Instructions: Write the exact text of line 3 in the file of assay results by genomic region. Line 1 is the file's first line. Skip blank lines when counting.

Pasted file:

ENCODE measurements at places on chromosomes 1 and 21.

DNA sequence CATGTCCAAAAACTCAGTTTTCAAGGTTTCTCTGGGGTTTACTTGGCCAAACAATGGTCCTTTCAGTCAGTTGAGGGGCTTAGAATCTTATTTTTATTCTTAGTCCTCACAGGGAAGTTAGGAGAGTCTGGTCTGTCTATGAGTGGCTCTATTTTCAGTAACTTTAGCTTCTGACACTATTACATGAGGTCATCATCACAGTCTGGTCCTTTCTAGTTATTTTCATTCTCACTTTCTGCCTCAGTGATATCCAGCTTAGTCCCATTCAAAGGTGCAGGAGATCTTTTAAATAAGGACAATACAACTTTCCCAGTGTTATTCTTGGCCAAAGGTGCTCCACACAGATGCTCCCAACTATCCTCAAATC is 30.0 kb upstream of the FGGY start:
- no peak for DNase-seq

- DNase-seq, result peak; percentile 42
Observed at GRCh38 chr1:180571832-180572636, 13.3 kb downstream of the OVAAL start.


- no peak for DNase-seq